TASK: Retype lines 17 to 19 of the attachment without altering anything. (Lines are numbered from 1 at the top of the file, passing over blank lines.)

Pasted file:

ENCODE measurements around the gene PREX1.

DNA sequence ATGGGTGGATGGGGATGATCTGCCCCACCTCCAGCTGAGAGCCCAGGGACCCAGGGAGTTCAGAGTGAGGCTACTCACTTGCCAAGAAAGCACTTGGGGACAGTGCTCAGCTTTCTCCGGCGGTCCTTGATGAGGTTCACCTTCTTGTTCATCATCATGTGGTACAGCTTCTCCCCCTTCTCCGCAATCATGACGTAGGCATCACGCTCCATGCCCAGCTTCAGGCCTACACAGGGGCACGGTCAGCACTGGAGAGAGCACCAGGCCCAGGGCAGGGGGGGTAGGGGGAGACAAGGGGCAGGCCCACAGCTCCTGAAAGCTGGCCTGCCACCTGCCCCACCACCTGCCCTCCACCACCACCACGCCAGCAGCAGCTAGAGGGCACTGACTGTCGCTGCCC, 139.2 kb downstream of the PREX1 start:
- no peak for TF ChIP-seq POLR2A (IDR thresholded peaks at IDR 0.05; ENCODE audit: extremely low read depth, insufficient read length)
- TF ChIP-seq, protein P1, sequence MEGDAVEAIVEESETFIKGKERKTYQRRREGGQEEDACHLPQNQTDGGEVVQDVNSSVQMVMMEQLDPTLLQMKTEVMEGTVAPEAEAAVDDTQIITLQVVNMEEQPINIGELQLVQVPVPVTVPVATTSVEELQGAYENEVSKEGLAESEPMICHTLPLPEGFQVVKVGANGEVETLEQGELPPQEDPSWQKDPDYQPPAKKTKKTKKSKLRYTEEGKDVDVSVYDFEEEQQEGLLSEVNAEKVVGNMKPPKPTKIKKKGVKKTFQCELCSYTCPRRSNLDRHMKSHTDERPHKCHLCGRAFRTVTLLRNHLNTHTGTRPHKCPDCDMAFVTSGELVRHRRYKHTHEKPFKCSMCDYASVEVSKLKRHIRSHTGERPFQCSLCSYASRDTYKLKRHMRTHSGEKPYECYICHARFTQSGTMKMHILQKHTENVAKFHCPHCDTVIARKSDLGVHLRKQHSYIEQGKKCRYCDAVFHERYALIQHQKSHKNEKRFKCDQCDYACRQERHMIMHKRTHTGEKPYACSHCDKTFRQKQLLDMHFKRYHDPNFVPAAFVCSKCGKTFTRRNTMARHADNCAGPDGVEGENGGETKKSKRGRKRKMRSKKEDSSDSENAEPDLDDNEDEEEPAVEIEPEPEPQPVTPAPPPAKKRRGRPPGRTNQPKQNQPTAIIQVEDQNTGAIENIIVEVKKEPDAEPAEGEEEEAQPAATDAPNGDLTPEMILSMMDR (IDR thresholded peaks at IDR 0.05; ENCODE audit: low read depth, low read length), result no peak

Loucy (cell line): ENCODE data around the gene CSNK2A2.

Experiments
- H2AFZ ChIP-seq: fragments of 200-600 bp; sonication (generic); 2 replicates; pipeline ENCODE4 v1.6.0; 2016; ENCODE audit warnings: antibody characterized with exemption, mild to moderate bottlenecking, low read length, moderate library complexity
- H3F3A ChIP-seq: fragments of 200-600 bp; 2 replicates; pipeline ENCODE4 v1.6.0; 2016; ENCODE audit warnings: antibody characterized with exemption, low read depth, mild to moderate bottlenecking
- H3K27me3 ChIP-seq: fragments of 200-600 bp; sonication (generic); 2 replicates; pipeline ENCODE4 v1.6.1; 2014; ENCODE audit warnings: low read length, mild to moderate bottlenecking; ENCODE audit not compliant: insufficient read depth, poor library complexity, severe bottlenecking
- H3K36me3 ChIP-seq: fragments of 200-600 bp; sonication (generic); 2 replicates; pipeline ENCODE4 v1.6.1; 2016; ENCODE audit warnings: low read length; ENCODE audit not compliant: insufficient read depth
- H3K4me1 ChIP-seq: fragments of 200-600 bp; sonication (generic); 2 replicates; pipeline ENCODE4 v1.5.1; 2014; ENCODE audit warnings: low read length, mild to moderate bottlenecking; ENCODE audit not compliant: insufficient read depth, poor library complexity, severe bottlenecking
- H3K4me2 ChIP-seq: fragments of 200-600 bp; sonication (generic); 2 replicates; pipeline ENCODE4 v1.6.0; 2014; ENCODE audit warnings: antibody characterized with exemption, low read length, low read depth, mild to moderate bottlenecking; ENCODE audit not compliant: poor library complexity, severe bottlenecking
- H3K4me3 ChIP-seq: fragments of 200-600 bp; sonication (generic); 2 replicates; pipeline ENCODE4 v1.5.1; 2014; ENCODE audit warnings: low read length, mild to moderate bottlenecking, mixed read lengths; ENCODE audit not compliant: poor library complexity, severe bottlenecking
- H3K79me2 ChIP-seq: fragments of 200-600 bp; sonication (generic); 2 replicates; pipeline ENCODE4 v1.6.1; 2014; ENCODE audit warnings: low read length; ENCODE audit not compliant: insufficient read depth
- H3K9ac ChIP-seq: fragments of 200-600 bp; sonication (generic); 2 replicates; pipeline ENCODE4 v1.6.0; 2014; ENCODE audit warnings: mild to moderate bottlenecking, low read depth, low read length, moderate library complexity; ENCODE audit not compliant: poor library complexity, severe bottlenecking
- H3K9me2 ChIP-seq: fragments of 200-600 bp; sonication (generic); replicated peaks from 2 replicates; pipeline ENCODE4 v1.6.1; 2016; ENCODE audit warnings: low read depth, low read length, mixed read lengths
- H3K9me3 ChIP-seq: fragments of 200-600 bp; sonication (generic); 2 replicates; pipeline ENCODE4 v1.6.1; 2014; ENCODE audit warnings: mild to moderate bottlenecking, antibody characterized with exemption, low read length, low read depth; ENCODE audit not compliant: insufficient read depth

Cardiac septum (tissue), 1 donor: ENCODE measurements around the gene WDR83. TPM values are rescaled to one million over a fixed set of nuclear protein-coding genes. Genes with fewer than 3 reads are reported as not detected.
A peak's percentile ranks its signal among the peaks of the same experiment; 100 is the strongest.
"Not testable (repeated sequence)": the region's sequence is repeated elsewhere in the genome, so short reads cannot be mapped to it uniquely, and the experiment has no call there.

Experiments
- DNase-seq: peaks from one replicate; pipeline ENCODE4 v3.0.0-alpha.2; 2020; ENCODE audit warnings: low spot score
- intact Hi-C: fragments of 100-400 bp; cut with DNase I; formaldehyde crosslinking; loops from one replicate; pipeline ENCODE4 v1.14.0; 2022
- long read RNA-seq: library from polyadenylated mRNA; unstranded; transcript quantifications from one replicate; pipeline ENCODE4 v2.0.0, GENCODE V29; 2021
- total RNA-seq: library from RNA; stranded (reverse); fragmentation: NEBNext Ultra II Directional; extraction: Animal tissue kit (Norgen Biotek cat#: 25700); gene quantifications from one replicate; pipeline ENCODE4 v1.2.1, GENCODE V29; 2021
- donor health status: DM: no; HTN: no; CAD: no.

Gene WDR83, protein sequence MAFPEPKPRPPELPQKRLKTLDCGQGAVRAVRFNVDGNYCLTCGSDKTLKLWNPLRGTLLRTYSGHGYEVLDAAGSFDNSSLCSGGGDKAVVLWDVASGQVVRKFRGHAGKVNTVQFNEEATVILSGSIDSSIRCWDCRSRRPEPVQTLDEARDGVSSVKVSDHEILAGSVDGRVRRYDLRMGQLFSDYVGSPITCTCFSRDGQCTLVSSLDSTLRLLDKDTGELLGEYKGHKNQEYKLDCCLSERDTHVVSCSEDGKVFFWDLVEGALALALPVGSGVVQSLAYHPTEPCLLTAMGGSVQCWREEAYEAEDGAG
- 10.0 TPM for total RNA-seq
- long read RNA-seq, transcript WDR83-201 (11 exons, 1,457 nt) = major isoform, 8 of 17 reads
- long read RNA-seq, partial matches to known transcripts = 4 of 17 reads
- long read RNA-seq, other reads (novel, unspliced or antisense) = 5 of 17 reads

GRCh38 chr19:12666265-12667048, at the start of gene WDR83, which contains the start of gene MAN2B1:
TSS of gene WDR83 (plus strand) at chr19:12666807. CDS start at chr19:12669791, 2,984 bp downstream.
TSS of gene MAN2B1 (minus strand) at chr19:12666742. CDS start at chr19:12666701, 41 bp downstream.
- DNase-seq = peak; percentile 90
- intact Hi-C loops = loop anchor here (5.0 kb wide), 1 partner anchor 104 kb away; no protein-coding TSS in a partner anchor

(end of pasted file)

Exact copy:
- H3K9me3 ChIP-seq: fragments of 200-600 bp; sonication (generic); 2 replicates; pipeline ENCODE4 v1.6.1; 2014; ENCODE audit warnings: mild to moderate bottlenecking, antibody characterized with exemption, low read length, low read depth; ENCODE audit not compliant: insufficient read depth

Cardiac septum (tissue), 1 donor: ENCODE measurements around the gene WDR83. TPM values are rescaled to one million over a fixed set of nuclear protein-coding genes. Genes with fewer than 3 reads are reported as not detected.
A peak's percentile ranks its signal among the peaks of the same experiment; 100 is the strongest.